Sunday Night Movie: The Sword and The Sorcerer

So last night I was in the mood for something fantastic. By that I do not mean something of such tremendous quality that decades later people ares till amazed with the filmmaking, but rather in the mood for a film that dealt with a fantastic premise.

Thanks to my new nifty database program, I was able to sort the movies by time, I was looking for something under one hours fifty minutes, and then I just scanned the titles until I saw something that struck my fancy.

So The Sword And The Sorcerer is a fantasy film that came out in 1982 about the same time that Conan: The Barbarian was released into theaters. While Conan was a big budget film, 20 million dollars, which grossed nearly 40 million dollars domestically, The Sword And The Sorcerer was a much more modest production. Reportedly The Sword and The Sorcerer was made for the price of a single set on Conan: The Barbarian, and yet it still gross 39 million dollars domestically as well. Clearly the better return on investment went with the little film that could.

I saw this film in its initial release, cause I am an old man, and I had already been a D&D players for a couple of years by this point. (Okay, I was an AD&D player and you played the three little paperbound books. I respect your geek cred.) Between the two films I always thought that The sword and The Sorcerer was the better film if you were looking for a D&D (yeah, yeah AD&D, shut up already) experience on film. Conan had much better fights, and bigger stars, and far better dialog in general. (Though, “That’s a small threat…That’s a very small threat.” Is a line that will live on well past its years.) However the use of magic throughout the storyline, the raising of the dead, the fantastic nature of the story all make this movie much more gamer-like than the serious production that was Conan.

The story is so simple it could have been a game. Evil King Cromwell® lusts after the rich and powerful Kingdom of Ehdan. Having been beaten back four times in straight attempts to conquer it, Cromwell has now turned to black magic.  He raises Xusia (my spellecker know Xusia?? How strange.) from the dead a demonic Sorcerer to give his armies the force multiplier they need to win.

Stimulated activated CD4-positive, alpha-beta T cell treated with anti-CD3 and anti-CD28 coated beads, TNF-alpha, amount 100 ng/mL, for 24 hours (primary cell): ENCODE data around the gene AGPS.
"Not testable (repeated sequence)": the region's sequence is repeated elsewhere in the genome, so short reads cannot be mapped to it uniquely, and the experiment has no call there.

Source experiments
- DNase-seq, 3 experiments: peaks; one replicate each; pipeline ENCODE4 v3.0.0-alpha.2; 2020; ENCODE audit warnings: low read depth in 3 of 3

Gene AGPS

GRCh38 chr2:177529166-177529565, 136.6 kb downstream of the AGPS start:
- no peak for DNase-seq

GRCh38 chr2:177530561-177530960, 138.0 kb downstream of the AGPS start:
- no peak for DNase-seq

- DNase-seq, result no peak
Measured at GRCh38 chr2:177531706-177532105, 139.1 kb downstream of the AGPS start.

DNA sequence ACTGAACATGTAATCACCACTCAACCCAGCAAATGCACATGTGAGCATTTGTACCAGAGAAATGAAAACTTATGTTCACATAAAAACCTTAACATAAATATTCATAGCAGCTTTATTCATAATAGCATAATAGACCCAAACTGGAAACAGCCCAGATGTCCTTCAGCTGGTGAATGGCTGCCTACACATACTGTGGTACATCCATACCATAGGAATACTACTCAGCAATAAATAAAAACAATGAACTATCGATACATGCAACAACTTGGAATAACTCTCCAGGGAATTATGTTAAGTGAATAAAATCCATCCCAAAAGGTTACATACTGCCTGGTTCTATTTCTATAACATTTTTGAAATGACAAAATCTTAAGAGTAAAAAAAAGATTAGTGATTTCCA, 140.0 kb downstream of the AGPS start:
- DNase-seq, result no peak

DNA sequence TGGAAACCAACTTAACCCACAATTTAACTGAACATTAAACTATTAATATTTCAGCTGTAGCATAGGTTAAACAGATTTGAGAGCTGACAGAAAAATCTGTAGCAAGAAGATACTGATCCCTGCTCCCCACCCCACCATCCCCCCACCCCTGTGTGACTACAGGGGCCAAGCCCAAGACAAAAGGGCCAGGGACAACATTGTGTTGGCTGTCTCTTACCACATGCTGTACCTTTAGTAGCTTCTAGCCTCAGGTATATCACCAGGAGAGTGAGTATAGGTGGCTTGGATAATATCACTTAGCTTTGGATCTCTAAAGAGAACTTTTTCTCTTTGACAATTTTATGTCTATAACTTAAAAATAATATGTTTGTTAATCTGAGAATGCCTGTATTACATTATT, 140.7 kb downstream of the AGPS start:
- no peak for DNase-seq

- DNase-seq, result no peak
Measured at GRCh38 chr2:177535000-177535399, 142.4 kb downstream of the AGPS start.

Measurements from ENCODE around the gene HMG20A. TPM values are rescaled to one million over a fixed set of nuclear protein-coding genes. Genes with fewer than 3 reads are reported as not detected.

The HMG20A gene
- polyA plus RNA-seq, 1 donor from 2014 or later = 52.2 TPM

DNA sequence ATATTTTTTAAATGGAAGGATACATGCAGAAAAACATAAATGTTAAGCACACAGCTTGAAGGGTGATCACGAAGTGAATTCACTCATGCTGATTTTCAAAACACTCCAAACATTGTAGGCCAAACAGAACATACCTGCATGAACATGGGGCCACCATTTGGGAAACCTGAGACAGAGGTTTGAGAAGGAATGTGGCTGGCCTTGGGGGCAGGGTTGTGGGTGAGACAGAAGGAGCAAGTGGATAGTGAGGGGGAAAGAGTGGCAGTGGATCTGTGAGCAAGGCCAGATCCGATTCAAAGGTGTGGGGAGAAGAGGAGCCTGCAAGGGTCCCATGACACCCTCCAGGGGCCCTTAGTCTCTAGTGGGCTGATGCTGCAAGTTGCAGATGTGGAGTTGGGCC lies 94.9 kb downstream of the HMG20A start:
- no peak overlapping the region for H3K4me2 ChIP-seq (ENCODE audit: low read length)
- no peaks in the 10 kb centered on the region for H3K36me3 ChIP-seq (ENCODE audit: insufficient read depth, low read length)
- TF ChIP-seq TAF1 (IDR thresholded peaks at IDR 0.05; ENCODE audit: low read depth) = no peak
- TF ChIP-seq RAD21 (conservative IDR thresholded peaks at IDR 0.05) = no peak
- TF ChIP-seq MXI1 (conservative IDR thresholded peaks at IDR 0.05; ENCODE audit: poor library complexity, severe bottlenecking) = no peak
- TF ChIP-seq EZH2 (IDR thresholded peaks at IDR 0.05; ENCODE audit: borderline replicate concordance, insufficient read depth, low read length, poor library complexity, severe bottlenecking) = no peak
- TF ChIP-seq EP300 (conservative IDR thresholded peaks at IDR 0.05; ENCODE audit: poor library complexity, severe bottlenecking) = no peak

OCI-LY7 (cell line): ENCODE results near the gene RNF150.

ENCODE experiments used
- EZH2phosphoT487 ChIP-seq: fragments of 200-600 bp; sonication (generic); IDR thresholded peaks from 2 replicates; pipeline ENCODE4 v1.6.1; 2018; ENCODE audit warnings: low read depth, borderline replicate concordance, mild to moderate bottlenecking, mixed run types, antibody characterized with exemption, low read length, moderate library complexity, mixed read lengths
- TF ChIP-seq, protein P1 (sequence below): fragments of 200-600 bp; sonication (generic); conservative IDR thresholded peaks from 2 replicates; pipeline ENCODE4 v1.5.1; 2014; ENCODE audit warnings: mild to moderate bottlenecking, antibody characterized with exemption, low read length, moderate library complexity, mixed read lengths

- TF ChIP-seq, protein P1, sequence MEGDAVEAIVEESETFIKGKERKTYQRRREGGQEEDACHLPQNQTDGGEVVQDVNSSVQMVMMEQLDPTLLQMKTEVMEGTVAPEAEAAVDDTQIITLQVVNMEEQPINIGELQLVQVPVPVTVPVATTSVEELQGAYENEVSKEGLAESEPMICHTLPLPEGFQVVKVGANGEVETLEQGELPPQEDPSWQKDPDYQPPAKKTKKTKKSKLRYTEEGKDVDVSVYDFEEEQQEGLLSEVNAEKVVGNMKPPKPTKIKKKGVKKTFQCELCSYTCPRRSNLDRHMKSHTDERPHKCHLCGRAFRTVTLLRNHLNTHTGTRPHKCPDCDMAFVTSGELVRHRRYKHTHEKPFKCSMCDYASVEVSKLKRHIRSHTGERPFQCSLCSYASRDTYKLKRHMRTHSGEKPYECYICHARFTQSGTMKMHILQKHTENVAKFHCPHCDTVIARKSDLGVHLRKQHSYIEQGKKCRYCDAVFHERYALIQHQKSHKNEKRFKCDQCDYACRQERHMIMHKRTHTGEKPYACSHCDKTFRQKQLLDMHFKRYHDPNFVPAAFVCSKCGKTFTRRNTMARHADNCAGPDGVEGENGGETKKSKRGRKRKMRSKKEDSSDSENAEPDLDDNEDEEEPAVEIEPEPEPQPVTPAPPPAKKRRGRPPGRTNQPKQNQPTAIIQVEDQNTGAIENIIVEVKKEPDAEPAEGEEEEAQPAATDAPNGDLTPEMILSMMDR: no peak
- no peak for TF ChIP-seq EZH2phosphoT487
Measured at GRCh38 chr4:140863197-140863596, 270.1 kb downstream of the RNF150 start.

Ehdan, lead by Good King Richard® has been at peace for twenty years. (Apparently Cromwell’s attempts at conquest were so poor they didn’t even count against the peaceful years contest.) Cromwell goes through Ehdan like the Nazis™ through Poland. King, Queen, eldest and youngest sons are killed. The sole survivors of the royal family are an unnamed daughter. (I suspect she’s Elizabeth but we never get confirmation.) and The middle child, Talon.

Talon, having been given the Kings Magic three bladed sword. (Yeah, that’s a good design.) Escapes Cromwell’s assassins. (Don’t return without that boy. — I figure there’s an assassin out there who never got to come home.) Talon returns on the eve of Cromwell’s plan to conquer the rest of the world, The rebels plan to overthrow Cromwell, and Xusia’s plan to overthrow them both.

There’s tons of fighting, continuity errors, and lapses in plots with card board characters and pretty such game situations. However, that said, This is a movie I always enjoy watching. (And not just for the gratuitous amount of feminine flesh in it.) this is a gaming movie with the characters very much like gaming characters. It’s fun, it’s silly, and in its won weird way it works.

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2 thoughts on “Sunday Night Movie: The Sword and The Sorcerer

  1. Oh, this is one of my VERY guilty pleasures (and its not just for the gratuitious amount of bared male flesh in it, either!) I like the stupid three bladed sword (that must have the mystic power to re-grow the blades, since we never see them retrieved. Ever.) I LOVE the “small threat” dialog!! I love the sexual interplay and innuendo!! (“But my sword is poised!!! <table rises up, apparantly balanced on a certain body part.) Also, it has much more action than "Conan", which has a long, drawn-out childhood sequence at the beginning that really slows the pace of that film. (I think it is needed – but I wish there was a way to make it less prosaic.) I also want to look just like the Good Queen in this movie – who is one of the most beautiful older women ever on film (She was 50 at the time, if I have the right actress – born in 1932.) The "unnamed daughter" is referred to in the credits as "Young Elizabeth" which makes the case for that character being Talon's lost sister – and could also explain the characters bravery in the film. Also of note: THE Richard Moll as Xusia and the incomparable Anthony De Longis, later know for his fight choreography and his work in Highlander. Amazing collection of talent for such a low budget film!! (And all kinds of fun, even if you can't take it seriously.)

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